Safe Space for Shouters

The no-platforming of journalist Julie Bindel has been raised in a New Statesman article by Sarah Ditum. The below the line comments to the article quickly filled with trans activists wanting to denounce Bindel (and Ditum for supporting her). One of the commenters, NatachaNatacha, comes to the defence of an anti-Bindel trans activist, Roz Kaveney, who was quoted in the article. She quotes the full email that Kaveney sent to Ditum, presumably given to her by Kaveney, as it quotes more than appears on the latter’s Live Journal. NatachaNatacha then concludes in her own words:

Julie Bindel has the ear of a national newspaper to write, and to argue that she is no longer a transphobic feminist; she has failed to convince enough people that she is not. As a student at a university in the UK I do not want transphobes to have a platform on my campus and trying to intimidate people like me into silence.

It is interesting that she cites her status as a student considering that the account is using the image of a University of London lecturer, Natacha Kennedy. In 2011, Kennedy wrote in The Guardian about her role in campaigning against an academic conference at which Julie Bindel was on the panel. At the time I was drafting an article entitled Banning Bindle Baiting, in direct response to Kennedy’s campaign to silence her. I deleted the draft because Kennedy’s involvement in the campaign against Bindel appeared to lessen. I would hope this was because she was shocked as a lecturer at having a role in an academic conference being cancelled.

In 2013, students at the University of Manchester orchestrated a campaign against Bindel’s invitation to take part in a debate on pornography. This got so vile that Bindel withdrew after receiving death and rape threats and I resurrected the title and published a very different article entitled Banning Bindle Baiting, which has been one of my most viewed posts. Now I worry that if Kennedy has returned to the fray that I recycled that title too quickly. It is possible that NatachaNatacha is a fake account, but if the above quotation is coming from Natacha Kennedy, then it is a case of one lecturer (Kennedy teaches Education at Goldsmiths) seeking to exclude another (Bindel is journalist in residence at Brunel University). Presumably, Brunel students are not intimidated in the way that NatachaNatacha purports to feel.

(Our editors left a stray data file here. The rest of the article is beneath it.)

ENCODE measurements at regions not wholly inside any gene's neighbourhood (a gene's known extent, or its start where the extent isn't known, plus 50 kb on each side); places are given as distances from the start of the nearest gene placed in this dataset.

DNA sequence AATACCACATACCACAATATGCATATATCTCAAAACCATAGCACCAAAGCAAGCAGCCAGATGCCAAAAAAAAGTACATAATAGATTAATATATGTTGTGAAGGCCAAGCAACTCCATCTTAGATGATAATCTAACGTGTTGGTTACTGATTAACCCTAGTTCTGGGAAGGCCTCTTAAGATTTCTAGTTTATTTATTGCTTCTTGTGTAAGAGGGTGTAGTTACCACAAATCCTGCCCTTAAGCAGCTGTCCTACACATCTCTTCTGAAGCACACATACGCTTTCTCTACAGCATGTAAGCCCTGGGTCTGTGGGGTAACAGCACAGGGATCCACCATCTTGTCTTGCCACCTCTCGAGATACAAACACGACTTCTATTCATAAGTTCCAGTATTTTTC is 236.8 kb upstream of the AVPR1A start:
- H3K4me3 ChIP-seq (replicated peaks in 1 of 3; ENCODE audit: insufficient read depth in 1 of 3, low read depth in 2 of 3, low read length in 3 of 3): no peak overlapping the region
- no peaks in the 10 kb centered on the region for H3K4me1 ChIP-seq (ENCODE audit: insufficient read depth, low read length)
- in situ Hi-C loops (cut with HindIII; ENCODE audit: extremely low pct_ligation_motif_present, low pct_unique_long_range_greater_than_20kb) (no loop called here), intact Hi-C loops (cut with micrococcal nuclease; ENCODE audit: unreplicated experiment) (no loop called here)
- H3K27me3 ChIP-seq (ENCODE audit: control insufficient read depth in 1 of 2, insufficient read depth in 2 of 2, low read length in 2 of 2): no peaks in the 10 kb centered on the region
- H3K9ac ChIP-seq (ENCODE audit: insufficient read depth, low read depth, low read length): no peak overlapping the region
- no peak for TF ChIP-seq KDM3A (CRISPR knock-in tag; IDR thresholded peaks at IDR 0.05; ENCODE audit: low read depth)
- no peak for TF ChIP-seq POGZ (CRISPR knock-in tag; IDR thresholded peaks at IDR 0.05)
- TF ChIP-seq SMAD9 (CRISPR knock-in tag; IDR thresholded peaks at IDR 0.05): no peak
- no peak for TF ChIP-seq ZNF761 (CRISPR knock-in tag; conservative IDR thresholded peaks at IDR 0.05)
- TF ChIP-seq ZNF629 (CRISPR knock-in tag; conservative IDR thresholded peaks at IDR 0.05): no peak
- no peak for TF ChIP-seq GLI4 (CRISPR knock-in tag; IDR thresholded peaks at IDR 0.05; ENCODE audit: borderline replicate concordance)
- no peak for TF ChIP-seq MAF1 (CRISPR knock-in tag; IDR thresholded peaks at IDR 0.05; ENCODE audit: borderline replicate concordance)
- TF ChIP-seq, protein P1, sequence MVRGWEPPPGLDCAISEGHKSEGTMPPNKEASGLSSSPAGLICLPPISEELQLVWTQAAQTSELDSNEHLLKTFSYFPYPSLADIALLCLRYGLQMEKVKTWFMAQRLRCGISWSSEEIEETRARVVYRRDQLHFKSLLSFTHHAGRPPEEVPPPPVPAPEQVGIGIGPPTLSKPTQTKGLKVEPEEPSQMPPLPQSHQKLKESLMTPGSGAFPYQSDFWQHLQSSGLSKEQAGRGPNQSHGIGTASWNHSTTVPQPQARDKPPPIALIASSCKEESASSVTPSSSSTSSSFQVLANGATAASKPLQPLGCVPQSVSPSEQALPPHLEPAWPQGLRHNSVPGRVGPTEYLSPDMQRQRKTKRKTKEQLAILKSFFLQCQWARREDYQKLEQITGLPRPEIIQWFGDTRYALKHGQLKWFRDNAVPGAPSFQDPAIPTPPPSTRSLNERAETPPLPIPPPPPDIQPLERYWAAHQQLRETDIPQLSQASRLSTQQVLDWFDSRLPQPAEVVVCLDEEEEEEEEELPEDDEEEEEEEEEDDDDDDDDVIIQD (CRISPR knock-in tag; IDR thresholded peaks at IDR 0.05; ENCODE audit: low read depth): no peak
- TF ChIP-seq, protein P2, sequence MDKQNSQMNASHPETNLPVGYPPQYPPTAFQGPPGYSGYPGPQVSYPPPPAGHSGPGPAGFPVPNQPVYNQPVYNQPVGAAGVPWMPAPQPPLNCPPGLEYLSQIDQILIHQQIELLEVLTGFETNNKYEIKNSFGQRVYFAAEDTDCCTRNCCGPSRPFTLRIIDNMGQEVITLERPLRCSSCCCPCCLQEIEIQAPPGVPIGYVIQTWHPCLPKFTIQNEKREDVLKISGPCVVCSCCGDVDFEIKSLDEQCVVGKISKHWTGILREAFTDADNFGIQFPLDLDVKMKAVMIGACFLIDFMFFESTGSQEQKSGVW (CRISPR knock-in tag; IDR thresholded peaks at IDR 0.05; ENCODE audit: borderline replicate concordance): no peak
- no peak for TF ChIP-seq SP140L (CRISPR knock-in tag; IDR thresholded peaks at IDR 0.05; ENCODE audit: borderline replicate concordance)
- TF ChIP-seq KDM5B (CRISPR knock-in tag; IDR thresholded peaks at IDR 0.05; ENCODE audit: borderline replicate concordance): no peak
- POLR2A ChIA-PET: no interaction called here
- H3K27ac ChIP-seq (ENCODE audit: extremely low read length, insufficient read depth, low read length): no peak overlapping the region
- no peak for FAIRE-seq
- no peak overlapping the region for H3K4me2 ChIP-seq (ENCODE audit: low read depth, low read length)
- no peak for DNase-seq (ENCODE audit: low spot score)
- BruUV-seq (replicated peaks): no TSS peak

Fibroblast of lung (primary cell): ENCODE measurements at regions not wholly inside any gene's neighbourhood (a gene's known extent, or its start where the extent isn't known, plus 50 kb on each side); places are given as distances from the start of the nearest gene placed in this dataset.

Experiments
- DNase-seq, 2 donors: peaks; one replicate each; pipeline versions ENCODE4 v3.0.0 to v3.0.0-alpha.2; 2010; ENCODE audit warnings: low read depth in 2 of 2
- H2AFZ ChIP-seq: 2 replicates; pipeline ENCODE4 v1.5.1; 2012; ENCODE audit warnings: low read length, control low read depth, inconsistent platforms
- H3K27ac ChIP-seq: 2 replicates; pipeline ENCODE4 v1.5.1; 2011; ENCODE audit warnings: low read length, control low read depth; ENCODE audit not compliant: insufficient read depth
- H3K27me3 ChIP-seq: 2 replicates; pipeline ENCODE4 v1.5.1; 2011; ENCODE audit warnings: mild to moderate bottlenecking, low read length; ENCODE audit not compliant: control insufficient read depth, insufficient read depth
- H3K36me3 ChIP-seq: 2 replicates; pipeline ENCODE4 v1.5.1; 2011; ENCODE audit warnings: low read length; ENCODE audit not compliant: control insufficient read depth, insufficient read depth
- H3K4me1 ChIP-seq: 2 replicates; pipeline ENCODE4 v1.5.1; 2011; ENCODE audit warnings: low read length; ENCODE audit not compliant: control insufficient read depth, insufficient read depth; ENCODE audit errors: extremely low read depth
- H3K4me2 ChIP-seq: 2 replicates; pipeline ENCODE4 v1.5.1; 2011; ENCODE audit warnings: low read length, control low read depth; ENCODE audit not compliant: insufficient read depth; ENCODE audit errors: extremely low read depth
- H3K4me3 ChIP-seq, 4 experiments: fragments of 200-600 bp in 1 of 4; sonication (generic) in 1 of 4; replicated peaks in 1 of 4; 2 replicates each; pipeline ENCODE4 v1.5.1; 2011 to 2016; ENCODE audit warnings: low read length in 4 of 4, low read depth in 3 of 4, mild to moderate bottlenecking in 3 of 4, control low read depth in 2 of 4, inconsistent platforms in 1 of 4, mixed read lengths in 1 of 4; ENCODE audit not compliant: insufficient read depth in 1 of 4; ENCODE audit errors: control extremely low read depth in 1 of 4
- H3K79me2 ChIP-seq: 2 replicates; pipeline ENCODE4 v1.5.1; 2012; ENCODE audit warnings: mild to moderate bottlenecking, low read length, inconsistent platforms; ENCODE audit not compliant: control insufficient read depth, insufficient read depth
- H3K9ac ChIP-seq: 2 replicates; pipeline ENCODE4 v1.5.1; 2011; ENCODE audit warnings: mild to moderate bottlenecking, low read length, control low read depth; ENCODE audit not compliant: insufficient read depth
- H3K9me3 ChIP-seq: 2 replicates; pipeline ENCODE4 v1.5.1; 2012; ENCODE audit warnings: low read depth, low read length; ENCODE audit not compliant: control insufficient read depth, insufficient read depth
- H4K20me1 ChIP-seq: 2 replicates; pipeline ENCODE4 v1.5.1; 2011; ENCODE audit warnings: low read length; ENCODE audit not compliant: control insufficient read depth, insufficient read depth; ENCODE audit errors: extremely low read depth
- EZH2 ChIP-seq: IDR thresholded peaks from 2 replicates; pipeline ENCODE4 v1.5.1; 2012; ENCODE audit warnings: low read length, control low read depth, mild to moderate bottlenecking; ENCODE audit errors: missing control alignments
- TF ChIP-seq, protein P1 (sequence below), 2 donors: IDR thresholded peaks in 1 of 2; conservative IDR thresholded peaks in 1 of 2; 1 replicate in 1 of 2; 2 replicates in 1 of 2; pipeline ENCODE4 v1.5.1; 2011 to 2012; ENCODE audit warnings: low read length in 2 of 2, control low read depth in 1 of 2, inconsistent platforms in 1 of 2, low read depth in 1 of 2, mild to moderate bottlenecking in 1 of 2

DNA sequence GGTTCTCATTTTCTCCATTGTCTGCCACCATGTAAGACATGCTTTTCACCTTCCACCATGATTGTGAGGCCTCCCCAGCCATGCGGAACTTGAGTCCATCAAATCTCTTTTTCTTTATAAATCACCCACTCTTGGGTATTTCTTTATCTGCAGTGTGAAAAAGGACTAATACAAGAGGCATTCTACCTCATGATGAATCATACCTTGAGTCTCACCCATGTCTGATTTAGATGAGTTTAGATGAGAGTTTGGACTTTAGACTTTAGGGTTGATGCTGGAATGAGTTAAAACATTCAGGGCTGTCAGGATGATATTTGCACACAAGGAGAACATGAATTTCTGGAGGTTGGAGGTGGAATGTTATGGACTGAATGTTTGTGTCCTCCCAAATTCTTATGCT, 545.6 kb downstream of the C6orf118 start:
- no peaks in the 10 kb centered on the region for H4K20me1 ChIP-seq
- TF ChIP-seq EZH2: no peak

When NatachaNatacha quotes Kaveney’s email to Ditum it opens with the idea that universities should be safe spaces.

You would, I trust, accept that such places as universities are supposed to be safe spaces that have a duty of care to their students. Hate speech is, almost by definition, something which cannot be allowed in a safe space.

I would trust that Kaveney would accept that Brunel University is a safe space that looks after its students, who apparently do not feel either unsafe or intimidated by Bindel’s year in residence. What Kaveney and NatachaNatacha want is a safe space to shout from. That is, they want it to be safe to shout without the fear that someone might voice a contrary opinion. As a former lecturer, I would not enjoy reading the essays of students seeking such a comfort zone, nor I suspect would Kennedy, who may or may not be behind the NatachaNatacha account.

Universities are safe spaces for debate and exploration of contrary and unpopular opinions. I hope that the students of today will ignore those trying to turn universities into unsafe spaces for debate. I also hope that if NatachaNatacha is not Natacha Kennedy that the latter will stand up for academic freedom and request the removal of this fake account. Most of all, I hope that trans activists like Kaveney and NatachaNatacha will get on with doing some good for trans people and not waste their lives pursuing Julie Bindel. Especially as Bindel is someone who does not do silence, while these activists are doing harm to the reputation of all trans people.

© Mercia McMahon 2014